Beware the Red Herrings: For the Students We Serve, Not Much Has Changed

by Yoon S. Choi, Ph.D.

The past few years have been marked by apocalyptic-level changes in American education; yet, the great crisis we face today is what remains unchanged.

Every headline heralds either a crisis or revolutionary innovation; they tout the shift to online and hybrid instruction, the emergence of AI and Chat GPT, the test optional movement in higher-ed, the end to affirmative action, and skepticism about the value of a college degree. However, for the majority of Black and Brown students who dream of a college degree, not much has changed to improve their college-going prospects or access the accompanying lifelong benefits.

CollegeSpring, the organization I lead, has faced these headlines and the confusion they create head on.  Our mission is to improve the standardized test scores of underrepresented students through in-school test preparation that their own teachers deliver. People are often surprised, even shocked, that not only do we still exist in today’s ever-changing landscape but continue to expand our reach. What many thought were headwinds were in fact the tailwinds that propel our work forward.

We remain focused with our noses to the ground, working with and for the people whose day-to-day efforts remain unaffected by the dominant and generalizing narratives. Our work prioritizes: students who still aim for a shot at a postsecondary degree, despite being told that a low-level job is more practical; students who must take the SAT/ ACT as a requirement for graduation or scholarships, but they are misinformed by the test optional landscape; teachers who are not replaceable by technology, but do need training; district leaders who are incentivized to help students better prepare for tests, but their budgets are continuously slashed. Repeatedly, our partnerships with educators, schools, and districts show that while a select group–the academic cream of the crop—may benefit from or be harmed by some of the recent changes, it is a dire mistake to assume that’s the case for all. It is also a mistake to assume that something that impacts a small and select group of people  will equally impact the masses.

The recent Supreme Court decision to end affirmative action in college admissions is a blow to underrepresented students who dream of attending the most competitive universities; it is also a clarion call for us to ensure that all underrepresented students are able to earn a college degree if they choose. The reality is that race-conscious admissions were always limited to a small number of students. Less than 200 selective universities, like Harvard and UNC,  are thought to practice affirmative action, which amounts to merely 15,000 students annually—2% of all Black, Hispanic, or Native American students in 4-year colleges. More than half of U.S. students go to a school that admits at least three-quarters of its applicants. For the majority of America’s Black and Brown college students, affirmative action matters as little to them now as it did before the decision.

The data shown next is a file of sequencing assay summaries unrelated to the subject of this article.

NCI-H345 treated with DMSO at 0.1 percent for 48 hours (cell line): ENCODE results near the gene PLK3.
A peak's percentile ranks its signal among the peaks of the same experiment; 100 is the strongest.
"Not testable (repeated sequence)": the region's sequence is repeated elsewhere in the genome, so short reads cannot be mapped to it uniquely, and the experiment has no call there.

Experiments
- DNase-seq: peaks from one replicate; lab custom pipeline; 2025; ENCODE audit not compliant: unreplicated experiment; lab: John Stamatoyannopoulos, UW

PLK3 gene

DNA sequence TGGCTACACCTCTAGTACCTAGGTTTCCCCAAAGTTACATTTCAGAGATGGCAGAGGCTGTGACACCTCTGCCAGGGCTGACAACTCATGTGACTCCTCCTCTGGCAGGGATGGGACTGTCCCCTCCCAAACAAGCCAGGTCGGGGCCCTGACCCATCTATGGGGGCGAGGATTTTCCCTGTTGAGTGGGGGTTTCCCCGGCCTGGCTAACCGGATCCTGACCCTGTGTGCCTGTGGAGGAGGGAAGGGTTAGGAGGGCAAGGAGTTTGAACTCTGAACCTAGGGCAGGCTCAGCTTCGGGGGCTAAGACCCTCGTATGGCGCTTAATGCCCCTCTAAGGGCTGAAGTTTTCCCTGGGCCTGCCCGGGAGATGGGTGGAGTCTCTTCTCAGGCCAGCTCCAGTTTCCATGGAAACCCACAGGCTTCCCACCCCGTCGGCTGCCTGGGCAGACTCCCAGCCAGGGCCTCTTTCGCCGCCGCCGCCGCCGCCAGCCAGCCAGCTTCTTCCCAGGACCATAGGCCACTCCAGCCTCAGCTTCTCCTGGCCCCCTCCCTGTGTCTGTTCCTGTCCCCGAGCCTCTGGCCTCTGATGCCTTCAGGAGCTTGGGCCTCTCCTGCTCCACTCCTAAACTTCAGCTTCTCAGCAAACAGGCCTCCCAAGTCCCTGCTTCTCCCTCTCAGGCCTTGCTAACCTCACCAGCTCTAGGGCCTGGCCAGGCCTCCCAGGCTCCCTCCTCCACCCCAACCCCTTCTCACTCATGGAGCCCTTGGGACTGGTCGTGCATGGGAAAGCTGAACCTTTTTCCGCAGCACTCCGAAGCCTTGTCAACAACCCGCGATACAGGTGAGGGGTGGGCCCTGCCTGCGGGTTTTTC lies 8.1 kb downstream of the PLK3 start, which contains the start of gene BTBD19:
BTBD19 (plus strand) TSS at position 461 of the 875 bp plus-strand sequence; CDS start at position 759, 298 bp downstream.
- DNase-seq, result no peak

Similarly, test optional policies increase opportunity for a select few and not the masses. More than 90% of CollegeSpring’s students are impacted by poverty. Most conversations with the adults in their lives requires demystifying the implications of test-optional policies that boast equity or ease. In fact, for most students, rich or poor,  white or Black, higher test scores still provide a competitive advantage when they are ‘optional.’ In 2022, 3 million students took the SAT and ACT. Meanwhile, millions of other students and their parents  received the memo that tests no longer matter. Which students, then, are getting the message that tests won’t help them, and why? The ones for whom resources and access to the right information are always in short supply. That is what deserves our interrogation and critique. 

Right now, the headlines are red herrings that anchor our gaze in the wrong direction. What remains unchanged is that student readiness is critical for postsecondary success. Today, reading and math scores are the lowest in decades. The lowest results are among Black and Brown students, who are not ready to read by third grade or sometimes even college. We must boost all students  to an equal ‘baseline’ before we consider what policies impact their ‘finish line.’ Raising students to grade level in core subjects as quickly as possible requires a Marshall Plan for Education; empowering educators is crucial to the plan’s everyday and long-term success. We must collectively focus on supporting teachers with the time, pay, and professional development that equips them to better prepare and instill confidence in our students, ensuring they are ready to cross both the baseline and finish line.

The importance and implications of overturning years of precedent in higher education are immense. There is a world of difference between upholding or striking down laws that propel and protect students’ advancement, and we must be on guard against anything that further threatens the future of our students. It is imperative that we not become distracted by the headlines but remain diligent in solving the deep, systemic problems that continue to plague our education landscape. The future of our workforce, communities, and society depends on our ability to do so.